Pete Buttigieg thinks there is a hunger in the Democratic Party for a fresh face, and the 37-year-old mayor of South Bend, Ind., says his face may be the freshest.
In an ever-growing field of Democrats seeking the party’s nomination for president — 11 and counting — Buttigieg is making the case that he can satisfy Democrats looking for a new direction for the party.
“It’s safe to say I’m not like the others,” Buttigieg said during his campaign swing through Iowa earlier this month.
In addition to being one of the youngest candidates in the field of official or potential candidates, Buttigieg is a military veteran and openly gay.
Because of his political background, Buttigieg can emphasize his experience in executive leadership while being able to distance himself from congressional politics.
“I think there’s an appetite for something new and something different ... (that) people do want something different just because we’re at this moment of turning the page,” Buttigieg told reporters after a campaign event in Ankeny. “So I think the newer you are on the scene, maybe the freer you are of some of the habits and the strings that have made it hard to be original in our politics today.”
Multiple Iowa Democrats who attended the event in Ankeny — among the dozens who packed into a conference room in a senior living complex on a snowy Friday evening — said they liked Buttigieg in part for that very reason: He is a fresh face and someone who could lead the Democratic Party into the future.
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He said there are weaknesses in the country’s political and economic systems, feeding Americans’ hunger for something other than politics as usual.
Buttigieg added the caveat that he thinks it’s not enough to just be a fresh face, that a successful candidate must also be able to show the substance behind their candidacy. He said he looks forward to the stage of the campaign where policy debates become more significant.
And Buttigieg welcomes that debate no matter how large the field of Democrats grows, he said.
“I think the bigger (the field of Democratic candidates) the better, actually,” Buttigieg said. “I think it’s a moment in the party where we’re deciding what the future is going to look like. So the wider range of ideas and styles and tones and messengers we can have, the better.”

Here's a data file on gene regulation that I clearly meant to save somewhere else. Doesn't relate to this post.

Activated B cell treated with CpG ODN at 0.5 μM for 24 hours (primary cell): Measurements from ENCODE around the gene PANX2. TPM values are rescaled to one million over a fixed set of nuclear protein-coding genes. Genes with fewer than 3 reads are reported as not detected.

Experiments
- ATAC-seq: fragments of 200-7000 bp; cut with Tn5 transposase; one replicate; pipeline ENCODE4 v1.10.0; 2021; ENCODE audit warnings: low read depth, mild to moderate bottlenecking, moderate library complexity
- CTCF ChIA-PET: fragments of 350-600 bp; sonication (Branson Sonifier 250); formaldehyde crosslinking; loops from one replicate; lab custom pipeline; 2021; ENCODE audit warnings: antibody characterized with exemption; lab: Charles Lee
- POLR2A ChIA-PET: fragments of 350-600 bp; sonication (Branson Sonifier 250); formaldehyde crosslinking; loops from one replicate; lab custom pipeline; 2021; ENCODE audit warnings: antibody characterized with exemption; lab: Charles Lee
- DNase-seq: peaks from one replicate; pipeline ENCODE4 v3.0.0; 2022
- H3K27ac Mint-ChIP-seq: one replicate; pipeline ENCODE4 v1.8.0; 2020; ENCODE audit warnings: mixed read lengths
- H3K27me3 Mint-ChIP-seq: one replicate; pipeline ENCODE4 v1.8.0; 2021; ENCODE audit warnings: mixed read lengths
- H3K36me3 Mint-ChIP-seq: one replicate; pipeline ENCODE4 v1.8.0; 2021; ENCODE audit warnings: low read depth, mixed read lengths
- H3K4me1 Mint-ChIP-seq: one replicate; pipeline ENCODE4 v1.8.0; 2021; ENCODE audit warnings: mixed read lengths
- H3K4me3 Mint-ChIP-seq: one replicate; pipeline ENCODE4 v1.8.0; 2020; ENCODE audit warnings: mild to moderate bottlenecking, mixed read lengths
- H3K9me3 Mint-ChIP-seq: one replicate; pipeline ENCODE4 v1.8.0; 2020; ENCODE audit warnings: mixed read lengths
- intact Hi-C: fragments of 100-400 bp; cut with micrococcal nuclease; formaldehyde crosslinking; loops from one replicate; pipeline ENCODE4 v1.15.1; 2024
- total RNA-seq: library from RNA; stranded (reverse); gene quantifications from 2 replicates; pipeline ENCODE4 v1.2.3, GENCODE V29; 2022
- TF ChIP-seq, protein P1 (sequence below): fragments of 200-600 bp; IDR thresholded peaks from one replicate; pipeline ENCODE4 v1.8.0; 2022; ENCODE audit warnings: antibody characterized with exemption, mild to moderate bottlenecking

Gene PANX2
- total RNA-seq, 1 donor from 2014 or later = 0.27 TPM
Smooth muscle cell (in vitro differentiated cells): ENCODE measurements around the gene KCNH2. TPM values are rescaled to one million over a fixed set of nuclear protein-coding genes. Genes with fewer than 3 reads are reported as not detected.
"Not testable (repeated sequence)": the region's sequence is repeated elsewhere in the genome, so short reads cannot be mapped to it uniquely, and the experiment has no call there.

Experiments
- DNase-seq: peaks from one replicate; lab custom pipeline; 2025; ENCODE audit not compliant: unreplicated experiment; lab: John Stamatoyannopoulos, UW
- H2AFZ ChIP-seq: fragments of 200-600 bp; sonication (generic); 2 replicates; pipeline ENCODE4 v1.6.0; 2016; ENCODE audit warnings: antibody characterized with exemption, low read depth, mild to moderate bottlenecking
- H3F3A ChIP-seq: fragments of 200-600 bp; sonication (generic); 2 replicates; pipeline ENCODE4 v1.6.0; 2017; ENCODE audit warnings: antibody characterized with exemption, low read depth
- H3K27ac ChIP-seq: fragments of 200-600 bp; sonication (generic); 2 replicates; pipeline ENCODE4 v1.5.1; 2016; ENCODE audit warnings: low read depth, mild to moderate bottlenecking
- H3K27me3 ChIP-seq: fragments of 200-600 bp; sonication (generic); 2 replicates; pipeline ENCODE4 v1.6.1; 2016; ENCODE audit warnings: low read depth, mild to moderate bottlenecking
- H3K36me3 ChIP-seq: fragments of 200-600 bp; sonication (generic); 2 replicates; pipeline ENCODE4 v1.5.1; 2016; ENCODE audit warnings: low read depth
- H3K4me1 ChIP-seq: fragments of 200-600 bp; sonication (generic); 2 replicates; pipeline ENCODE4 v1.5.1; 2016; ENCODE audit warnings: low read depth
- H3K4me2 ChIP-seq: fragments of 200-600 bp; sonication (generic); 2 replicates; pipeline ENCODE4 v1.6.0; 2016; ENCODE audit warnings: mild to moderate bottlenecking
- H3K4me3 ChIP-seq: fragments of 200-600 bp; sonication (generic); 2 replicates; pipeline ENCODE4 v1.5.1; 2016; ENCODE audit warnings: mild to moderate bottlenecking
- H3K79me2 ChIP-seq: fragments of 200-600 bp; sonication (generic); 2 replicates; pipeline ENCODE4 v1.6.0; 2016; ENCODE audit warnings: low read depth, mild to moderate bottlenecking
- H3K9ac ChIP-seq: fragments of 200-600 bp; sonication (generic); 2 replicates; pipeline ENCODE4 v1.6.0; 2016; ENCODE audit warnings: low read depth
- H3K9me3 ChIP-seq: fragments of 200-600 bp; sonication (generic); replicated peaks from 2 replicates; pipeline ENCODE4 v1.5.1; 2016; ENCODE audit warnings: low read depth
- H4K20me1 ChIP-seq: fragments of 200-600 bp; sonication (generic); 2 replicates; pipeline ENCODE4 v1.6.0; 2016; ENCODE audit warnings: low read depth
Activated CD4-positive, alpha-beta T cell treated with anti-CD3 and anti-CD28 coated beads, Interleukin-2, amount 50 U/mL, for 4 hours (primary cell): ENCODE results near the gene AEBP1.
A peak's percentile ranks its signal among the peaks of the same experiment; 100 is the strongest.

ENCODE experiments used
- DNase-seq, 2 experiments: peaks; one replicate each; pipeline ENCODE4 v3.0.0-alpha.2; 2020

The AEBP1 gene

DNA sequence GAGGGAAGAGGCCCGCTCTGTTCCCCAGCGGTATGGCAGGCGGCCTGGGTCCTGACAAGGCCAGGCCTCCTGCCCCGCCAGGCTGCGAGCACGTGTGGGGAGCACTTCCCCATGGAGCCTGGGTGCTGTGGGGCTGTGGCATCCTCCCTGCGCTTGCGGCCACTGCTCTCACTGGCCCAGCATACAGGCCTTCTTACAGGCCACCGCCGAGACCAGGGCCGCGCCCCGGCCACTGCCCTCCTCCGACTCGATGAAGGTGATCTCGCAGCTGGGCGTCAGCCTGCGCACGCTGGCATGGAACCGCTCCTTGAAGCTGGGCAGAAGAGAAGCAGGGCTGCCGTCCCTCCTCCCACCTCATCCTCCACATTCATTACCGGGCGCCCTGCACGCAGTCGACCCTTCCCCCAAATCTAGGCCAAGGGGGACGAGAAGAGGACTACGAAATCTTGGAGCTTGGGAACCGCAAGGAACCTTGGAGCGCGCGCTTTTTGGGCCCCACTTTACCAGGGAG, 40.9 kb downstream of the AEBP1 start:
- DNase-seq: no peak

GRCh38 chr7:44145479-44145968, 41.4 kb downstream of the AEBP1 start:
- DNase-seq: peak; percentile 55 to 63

There is plenty of political intrigue in the pending special election to replace former Iowa Sen. Jeff Danielson, D-Waterloo.
Danielson, who had served in the Senate since 2005, resigned Thursday. He has won four elections despite the Cedar Valley district’s political balance: the current makeup of active registered voters is 32 percent Democrats, 30 percent Republicans and 38 percent no-party voters.
Republicans will feel good about their chances to flip this seat and further expand their 32-18 advantage in the Senate.
But Democrats will be optimistic, too. In addition to the slight voter registration edge, Democratic presidential candidate Hillary Clinton won the district by 3.5 percentage points in 2016. And Black Hawk County, which contains the district, was one of just 11 counties won by Democratic gubernatorial candidate Fred Hubbell in 2018.
Even more important than the data, however, are the candidates the parties nominate to run in the special election.
Walt Rogers has to be near if not at the top of Republicans’ list. Rogers represented a portion of the district in the Iowa House for four two-year terms before losing a close re-election race in 2018.
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The Democrats who represent portions of the district in the House are Reps. Bob Kressig and Dave Williams. Williams defeated Rogers in 2018.
Erin Murphy covers Iowa politics and government. Contact him at email@example.com or follow him on Twitter at @ErinDMurphy.